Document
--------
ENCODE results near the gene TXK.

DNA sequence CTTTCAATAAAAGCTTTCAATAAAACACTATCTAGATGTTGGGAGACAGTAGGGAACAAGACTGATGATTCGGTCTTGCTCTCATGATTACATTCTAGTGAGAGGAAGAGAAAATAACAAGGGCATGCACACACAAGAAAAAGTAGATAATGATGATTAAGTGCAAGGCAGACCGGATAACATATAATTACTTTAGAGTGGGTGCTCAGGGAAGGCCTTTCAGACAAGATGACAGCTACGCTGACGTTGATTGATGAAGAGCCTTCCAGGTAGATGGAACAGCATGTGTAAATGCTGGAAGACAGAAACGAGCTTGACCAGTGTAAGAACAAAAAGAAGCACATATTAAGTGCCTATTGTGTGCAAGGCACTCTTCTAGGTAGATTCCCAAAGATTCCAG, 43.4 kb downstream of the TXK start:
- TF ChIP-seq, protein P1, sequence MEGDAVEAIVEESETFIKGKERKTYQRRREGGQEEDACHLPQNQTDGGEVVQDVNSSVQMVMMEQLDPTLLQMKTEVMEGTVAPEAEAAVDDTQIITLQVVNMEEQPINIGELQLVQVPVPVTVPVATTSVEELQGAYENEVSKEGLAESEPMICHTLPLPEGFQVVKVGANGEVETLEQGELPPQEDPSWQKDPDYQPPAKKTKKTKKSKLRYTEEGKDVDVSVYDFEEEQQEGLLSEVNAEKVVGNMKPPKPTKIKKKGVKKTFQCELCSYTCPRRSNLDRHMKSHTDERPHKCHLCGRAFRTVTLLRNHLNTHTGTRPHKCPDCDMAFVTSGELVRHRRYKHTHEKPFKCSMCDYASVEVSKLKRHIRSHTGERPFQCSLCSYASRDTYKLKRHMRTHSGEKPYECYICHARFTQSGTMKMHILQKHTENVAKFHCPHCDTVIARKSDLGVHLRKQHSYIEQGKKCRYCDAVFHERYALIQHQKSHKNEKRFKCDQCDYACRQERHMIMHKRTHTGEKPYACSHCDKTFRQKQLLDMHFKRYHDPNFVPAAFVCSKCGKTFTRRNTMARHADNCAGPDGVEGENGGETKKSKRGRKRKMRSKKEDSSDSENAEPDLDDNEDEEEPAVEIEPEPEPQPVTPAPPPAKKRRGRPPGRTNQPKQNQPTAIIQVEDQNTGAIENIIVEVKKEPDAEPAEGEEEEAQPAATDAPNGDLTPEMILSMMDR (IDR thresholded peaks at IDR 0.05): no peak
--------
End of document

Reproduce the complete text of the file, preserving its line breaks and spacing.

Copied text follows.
ENCODE results near the gene TXK.

DNA sequence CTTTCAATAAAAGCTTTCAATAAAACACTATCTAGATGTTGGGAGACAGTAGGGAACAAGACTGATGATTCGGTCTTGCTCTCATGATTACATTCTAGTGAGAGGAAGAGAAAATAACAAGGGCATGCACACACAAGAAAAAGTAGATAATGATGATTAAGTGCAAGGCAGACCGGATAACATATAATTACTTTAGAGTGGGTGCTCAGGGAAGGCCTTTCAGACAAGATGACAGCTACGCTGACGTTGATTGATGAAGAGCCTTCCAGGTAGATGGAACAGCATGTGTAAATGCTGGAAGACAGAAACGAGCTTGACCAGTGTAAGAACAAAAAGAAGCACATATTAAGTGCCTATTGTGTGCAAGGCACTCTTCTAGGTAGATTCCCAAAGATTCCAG, 43.4 kb downstream of the TXK start:
- TF ChIP-seq, protein P1, sequence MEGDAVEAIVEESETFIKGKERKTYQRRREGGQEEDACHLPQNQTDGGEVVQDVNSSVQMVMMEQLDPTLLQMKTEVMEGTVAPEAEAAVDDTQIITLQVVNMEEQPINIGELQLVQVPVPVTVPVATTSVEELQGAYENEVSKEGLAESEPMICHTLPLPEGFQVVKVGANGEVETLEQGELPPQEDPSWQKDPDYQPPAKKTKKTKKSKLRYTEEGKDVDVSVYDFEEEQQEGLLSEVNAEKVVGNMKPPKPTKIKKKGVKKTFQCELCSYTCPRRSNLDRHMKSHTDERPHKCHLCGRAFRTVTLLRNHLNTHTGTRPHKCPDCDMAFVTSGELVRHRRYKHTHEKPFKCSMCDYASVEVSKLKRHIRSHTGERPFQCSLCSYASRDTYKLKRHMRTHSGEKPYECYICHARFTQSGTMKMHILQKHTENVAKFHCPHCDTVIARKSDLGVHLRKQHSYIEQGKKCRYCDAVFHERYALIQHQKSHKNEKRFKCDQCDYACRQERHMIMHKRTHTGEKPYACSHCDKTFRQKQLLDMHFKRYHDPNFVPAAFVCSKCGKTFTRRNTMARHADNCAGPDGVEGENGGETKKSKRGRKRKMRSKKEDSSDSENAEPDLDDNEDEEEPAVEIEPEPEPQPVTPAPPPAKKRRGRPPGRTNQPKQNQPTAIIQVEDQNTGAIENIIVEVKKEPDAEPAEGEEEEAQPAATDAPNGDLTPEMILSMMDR (IDR thresholded peaks at IDR 0.05): no peak